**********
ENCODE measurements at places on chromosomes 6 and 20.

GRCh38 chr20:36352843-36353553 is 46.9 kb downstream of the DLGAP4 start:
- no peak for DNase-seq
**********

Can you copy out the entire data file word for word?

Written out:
ENCODE measurements at places on chromosomes 6 and 20.

GRCh38 chr20:36352843-36353553 is 46.9 kb downstream of the DLGAP4 start:
- no peak for DNase-seq